Michael Jordan, North Carolina
The most famous photo of the freshman’s jumper against Georgetown in 1982 shows Jordan rising above Eric Smith from the left corner with 17 seconds remaining. The Superdome clock is visible. So is the Hoyas’ bench, where John Thompson and his assistants are up yelling. A wider angle shows that the Carolina coaches are seated, secure that Dean Smith’s tactics will carry the day. Sure enough, Jimmy Black’s skip pass undid the Hoyas’ 1-3-1 zone, and the greatest player ever nailed his first title-winning shot.
Lorenzo Charles, North Carolina State
The most famous ending of any NCAA title game was nearly the lowest moment in Wolfpack history. Benny Anders of Houston deflected Thurl Bailey’s pass toward midcourt, and for a moment it appeared that Anders would gather it in and flee to a climactic jam for the team known as Phi Slama Jama. But Dereck Whittenburg got there first and heaved the ball goalward. As a shot, it was an air ball. As a moment, it was serendipity. Charles rose and stuffed it home, and Jim Valvano went looking for someone to hug.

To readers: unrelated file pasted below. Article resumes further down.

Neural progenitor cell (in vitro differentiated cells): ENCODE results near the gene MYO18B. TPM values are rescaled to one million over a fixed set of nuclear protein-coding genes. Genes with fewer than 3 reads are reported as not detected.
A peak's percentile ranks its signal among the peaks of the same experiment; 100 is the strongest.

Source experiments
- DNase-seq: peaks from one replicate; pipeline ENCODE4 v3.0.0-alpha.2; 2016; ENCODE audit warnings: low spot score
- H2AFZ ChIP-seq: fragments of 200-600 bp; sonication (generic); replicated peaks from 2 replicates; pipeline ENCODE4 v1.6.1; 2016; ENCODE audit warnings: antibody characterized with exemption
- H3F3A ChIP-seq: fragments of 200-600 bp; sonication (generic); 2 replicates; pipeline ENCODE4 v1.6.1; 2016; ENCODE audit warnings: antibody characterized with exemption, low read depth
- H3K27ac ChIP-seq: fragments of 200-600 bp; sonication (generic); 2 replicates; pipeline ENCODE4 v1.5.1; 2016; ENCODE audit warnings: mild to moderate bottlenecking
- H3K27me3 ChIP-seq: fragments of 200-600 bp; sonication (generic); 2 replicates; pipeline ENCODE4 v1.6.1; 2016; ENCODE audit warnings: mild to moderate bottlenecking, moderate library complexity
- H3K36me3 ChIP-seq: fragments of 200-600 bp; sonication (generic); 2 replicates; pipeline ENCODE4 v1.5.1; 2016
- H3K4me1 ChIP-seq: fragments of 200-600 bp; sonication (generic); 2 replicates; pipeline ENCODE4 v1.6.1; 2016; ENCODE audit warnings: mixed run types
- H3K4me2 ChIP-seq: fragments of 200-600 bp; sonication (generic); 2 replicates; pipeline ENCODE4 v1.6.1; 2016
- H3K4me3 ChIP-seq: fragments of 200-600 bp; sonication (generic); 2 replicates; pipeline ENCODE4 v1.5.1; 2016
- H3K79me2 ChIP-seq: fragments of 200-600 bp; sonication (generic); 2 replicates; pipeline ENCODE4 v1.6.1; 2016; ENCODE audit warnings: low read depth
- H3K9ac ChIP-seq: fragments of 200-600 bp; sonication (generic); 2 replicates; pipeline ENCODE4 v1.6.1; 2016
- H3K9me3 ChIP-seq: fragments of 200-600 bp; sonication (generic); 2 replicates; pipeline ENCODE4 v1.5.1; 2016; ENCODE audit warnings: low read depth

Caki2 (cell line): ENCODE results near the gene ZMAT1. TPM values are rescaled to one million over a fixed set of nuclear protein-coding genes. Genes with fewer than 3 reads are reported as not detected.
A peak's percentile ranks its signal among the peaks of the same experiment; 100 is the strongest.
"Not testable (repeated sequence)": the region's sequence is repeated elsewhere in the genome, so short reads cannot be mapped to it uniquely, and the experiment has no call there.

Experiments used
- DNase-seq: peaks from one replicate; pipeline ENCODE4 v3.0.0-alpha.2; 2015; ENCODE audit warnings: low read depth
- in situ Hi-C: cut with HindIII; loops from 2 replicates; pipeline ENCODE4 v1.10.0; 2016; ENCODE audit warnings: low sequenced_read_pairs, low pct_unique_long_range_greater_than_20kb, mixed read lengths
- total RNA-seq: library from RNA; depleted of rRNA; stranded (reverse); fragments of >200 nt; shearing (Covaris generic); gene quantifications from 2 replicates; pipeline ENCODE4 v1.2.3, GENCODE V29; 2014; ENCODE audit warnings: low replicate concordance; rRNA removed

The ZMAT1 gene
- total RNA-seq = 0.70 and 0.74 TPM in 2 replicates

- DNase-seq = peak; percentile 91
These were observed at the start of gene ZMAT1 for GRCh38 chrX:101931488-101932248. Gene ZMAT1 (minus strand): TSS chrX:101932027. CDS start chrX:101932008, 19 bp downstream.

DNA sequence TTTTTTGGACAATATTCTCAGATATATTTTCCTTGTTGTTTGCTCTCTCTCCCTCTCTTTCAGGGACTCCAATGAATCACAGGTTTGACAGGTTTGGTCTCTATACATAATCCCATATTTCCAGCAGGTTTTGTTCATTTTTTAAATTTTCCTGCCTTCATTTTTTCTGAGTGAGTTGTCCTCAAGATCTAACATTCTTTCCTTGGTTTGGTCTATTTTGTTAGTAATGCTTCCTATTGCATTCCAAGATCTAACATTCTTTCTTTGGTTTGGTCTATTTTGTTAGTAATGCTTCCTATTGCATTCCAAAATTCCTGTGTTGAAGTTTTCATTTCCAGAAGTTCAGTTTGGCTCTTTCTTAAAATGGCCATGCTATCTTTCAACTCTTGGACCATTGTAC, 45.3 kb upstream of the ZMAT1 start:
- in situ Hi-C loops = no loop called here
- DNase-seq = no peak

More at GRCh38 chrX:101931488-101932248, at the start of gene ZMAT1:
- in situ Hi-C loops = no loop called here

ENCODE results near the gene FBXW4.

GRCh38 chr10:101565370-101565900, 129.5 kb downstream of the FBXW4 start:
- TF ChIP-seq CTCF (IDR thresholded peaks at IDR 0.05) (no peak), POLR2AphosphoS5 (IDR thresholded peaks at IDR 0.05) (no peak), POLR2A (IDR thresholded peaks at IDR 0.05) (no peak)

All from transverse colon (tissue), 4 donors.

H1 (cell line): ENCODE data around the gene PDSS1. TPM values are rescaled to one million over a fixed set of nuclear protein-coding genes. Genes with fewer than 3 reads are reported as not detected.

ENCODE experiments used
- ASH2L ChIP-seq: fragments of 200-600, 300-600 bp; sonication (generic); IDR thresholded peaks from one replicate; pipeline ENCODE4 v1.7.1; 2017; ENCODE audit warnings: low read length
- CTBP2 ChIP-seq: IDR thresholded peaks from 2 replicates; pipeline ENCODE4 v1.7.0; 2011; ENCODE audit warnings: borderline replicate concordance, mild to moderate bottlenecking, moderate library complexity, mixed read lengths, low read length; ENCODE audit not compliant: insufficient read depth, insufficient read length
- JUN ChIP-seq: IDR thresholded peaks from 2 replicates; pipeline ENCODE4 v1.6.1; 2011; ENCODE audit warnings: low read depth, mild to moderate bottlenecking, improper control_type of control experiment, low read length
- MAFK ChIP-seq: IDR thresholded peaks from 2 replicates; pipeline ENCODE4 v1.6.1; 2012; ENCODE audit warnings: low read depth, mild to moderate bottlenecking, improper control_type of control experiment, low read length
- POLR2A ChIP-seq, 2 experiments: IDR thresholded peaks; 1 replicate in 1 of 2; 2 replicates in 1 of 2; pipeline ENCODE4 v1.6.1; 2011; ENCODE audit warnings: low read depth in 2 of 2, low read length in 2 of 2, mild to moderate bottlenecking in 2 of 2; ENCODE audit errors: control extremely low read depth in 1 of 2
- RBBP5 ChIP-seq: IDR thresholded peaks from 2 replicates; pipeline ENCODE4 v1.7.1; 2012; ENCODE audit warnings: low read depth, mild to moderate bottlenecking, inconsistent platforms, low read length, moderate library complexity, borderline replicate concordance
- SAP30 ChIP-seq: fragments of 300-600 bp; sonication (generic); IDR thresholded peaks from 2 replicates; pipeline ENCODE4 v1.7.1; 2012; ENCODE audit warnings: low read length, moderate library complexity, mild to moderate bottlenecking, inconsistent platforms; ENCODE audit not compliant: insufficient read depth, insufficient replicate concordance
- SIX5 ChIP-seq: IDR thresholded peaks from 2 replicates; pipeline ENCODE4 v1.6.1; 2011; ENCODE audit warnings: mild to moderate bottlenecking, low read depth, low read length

Keith Smart, Indiana
Another triumph of coaching. Derrick Coleman of Syracuse missed the front end of the bonus with 28 seconds remaining. Trailing by a point, the Hoosiers eschewed a timeout and ran Bobby Knight’s motion offense. Daryl Thomas nearly shook loose on the baseline, but Coleman cut him off. Thomas shoveled a pass to Smart, who took one dribble to lose Howard Triche and hit from the corner, not far from where Jordan had made his basket five years earlier. The basket came at 0:04. Shaken Syracuse didn’t call a timeout until 0:01.